Author Bio: Gini Koch lives in the American Southwest, works her butt off (sadly, not literally) by day, and writes by night with the rest of the beautiful people, while she listens to a lot of rock ‘n’ roll, particularly Aerosmith, at all times.
Her interests include seeing how often she can ask, “So, have I told you about this plot twist yet?” of her husband before he goes insane, going to rock concerts with her daughter, and training her pets to ‘bring it’. Gini started writing to have an excuse to stay up late playing on the computer while listening to music and mooning over pictures of Steven Tyler and Joe Perry.
Now she’s expanded her thinking — she moons over a wide variety of hunks in order to keep the visual creative juices flowing. So to speak.
To find out more, please visit her around the web here: Website
Archetypes, Stereotypes & Clichés…and How to Use Them
By Gini Koch
There are a lot of books out there teaching about characters and characterizations (“Characters & Viewpoint”, by Orson Scott Card, is my personal favorite). And most of them tell you to avoid clichés, stereotypes and archetypes.
I turn that around and say that you can’t avoid them. There are no new story ideas under the sun (the Bible and other religious texts have them all, and the few they missed, Shakespeare covered), and there are only three ‘true’ plotlines (boy meets girl, good vs. evil, and man against nature). And myriad books arguing all of this. Sounds like a new author’s beaten before the fight’s begun.
But my motto’s always been: if you can’t beat ‘em, join ‘em and usurp from within. I say, embrace the archetypes! Hug the clichés! Use the stereotypes to your advantage! And then, find a way to make them your own.
Cliché: Something, most often a phrase or expression, that is overused or used outside its original context, so that its original impact and meaning are lost. A trite saying; a platitude.
Archetype: An archetype is an original model of a person, ideal example, or a prototype after which others are copied, patterned, or emulated.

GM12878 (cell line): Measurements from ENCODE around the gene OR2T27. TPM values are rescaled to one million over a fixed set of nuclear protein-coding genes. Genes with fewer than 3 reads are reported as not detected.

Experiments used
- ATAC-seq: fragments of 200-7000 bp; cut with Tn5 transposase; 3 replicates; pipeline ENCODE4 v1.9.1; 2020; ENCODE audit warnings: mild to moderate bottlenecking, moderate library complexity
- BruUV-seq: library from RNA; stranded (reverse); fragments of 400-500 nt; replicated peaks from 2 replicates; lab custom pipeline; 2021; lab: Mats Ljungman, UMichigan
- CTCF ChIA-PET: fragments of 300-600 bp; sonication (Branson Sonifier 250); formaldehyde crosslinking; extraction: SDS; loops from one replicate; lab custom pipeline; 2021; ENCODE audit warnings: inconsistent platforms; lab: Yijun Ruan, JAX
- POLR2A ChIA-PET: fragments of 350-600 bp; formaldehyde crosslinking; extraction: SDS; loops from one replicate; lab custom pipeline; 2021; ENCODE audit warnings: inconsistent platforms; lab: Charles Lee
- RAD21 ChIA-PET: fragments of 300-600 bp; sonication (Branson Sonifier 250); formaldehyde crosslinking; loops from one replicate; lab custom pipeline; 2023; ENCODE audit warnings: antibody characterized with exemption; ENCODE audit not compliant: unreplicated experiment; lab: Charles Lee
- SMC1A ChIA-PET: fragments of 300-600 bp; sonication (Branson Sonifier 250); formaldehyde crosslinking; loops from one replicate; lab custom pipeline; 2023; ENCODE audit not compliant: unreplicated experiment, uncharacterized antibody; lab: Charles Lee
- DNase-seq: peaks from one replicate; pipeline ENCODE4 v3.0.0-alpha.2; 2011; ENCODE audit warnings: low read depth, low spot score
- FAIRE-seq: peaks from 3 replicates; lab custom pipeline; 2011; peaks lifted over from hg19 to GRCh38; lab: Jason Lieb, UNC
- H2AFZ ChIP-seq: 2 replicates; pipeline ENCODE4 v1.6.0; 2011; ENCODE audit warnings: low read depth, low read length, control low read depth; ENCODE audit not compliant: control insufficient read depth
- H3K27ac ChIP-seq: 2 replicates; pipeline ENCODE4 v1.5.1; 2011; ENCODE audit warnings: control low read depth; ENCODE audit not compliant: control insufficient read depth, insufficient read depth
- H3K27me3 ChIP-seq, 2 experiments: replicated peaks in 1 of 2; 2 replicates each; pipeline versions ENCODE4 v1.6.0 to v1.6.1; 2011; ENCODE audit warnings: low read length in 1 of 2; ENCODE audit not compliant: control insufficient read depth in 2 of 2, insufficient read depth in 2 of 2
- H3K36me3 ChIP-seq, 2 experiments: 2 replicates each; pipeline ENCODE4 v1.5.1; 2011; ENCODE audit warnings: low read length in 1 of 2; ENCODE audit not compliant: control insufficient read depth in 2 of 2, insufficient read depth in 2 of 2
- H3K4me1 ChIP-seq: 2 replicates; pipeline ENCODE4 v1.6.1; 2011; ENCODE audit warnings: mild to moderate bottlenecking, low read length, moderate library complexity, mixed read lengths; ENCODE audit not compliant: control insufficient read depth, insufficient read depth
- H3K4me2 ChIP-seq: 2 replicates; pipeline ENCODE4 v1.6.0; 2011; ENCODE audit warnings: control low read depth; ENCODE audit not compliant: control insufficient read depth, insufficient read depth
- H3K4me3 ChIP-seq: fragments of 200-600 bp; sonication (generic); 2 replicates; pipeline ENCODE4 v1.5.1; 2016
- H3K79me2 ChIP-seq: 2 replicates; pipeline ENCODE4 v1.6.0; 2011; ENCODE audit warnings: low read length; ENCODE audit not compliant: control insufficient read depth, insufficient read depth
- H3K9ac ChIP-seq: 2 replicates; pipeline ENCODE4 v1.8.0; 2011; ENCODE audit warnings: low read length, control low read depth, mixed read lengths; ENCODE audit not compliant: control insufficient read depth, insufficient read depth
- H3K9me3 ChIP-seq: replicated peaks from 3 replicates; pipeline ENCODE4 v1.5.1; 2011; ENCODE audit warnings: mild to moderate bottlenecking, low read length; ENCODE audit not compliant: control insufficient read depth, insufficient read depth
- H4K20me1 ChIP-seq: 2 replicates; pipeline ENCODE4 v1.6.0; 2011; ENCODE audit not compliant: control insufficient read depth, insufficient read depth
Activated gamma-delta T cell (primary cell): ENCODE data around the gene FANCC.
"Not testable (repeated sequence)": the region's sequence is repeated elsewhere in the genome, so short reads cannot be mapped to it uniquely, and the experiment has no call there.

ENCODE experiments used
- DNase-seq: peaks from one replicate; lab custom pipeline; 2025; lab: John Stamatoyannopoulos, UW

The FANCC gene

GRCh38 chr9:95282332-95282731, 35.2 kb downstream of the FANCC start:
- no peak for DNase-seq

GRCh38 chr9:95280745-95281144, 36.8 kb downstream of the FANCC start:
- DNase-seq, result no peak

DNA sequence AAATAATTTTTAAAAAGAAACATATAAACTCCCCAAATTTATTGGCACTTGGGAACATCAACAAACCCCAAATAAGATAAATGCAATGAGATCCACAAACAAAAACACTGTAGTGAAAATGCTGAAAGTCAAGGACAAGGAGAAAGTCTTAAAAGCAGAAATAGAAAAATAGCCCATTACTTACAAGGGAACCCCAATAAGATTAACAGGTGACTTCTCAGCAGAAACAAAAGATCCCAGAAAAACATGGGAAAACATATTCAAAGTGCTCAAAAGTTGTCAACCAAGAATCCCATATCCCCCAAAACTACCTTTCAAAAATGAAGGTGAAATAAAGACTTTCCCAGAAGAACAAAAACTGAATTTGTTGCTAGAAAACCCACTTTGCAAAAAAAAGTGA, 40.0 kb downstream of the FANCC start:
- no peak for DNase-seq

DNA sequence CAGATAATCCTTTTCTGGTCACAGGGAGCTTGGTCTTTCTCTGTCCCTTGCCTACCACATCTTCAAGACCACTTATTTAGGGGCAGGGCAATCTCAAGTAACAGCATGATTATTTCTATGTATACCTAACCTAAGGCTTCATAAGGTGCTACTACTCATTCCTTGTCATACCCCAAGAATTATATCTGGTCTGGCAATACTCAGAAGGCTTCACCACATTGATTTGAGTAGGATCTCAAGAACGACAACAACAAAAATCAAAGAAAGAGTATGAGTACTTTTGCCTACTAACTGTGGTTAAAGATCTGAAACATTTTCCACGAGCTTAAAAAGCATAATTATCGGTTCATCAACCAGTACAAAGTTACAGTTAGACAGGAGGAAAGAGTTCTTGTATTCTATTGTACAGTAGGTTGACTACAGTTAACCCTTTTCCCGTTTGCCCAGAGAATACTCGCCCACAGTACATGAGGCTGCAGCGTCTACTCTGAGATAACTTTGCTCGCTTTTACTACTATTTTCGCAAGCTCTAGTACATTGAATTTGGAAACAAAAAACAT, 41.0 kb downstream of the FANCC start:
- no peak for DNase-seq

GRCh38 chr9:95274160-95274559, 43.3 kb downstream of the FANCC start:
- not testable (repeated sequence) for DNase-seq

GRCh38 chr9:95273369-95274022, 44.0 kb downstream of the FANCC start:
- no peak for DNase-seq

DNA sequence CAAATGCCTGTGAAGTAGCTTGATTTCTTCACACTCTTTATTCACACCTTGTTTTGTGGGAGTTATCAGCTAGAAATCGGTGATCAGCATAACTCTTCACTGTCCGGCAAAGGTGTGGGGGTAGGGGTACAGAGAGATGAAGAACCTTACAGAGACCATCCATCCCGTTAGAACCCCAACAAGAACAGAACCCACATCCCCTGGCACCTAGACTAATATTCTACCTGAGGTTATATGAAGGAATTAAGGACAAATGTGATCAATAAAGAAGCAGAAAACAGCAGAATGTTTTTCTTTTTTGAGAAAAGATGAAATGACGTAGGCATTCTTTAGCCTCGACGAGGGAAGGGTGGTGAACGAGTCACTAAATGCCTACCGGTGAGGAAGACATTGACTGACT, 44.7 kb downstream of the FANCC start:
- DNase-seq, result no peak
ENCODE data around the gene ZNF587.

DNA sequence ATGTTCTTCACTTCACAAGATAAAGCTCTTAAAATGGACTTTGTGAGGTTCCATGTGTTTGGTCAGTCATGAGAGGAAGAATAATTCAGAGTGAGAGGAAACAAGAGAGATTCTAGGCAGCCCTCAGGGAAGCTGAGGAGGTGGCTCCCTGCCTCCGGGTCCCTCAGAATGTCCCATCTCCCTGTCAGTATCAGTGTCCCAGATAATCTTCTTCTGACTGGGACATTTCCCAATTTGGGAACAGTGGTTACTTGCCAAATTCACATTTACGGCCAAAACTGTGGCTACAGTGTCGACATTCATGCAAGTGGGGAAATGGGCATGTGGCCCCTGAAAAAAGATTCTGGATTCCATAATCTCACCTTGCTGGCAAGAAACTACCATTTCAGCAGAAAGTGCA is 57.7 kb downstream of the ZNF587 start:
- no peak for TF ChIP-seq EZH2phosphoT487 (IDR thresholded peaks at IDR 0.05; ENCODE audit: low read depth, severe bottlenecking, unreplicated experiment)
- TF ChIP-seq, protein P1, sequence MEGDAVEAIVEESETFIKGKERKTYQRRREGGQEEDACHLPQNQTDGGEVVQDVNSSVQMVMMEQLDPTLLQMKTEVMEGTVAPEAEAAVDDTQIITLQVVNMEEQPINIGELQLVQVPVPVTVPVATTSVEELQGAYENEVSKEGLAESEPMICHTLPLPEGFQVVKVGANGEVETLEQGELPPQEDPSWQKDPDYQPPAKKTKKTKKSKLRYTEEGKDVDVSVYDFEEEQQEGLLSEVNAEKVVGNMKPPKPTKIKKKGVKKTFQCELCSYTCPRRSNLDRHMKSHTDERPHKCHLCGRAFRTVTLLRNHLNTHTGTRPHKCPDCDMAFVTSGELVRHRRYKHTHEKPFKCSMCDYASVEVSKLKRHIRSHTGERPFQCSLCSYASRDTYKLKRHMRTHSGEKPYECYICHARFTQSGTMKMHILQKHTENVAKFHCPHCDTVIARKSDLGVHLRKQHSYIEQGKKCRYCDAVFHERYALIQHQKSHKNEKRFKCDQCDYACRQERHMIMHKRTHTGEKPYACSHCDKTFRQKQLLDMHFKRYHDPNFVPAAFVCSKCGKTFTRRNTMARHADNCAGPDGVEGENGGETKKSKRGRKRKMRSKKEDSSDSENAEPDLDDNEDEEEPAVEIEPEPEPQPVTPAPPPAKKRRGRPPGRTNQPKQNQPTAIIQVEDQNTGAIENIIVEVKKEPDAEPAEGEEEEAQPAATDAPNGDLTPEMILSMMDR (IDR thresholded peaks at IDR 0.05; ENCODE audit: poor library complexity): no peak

Stereotype: A commonly held public belief about specific social groups, or types of individuals. Stereotypes are standardized and simplified conceptions of groups, based on some prior assumptions.
Cliché: Phrases or sayings people have liked well enough to run into the ground generation after generation. The old, threadbare, and yet comfy armchairs of the world of words.
Archetype: The person, thing, or theme that’s in some ways bigger than life, while being like life just enough that they’re both recognizable and attractive. What characters want to be when they grow up.
Stereotype: A category description that’s so used it’s probably its own sub-archetype by now. Something that is or used to be an easy way to categorize a group of people, whether or not the assumptions made are accurate.
To show that I actually put thought into this (I did, just now, right here), here are some rules (okay, they’re more like guidelines) to follow when fighting the good fight.
1. Understand why a cliché is a cliché, and why stereotypes and archetypes exist — Clichés are clichés because people use them, like them, can relate to them, and understand them. Archetypes exist for the same reasons, only more so. People created archetypes, and people need them. If there is a Hero, then The Devil will be overcome, at least for today. Stereotypes have a lot of roots in prejudice but not all. All blondes are not dumb, but that stereotype is used with great success in a variety of ways.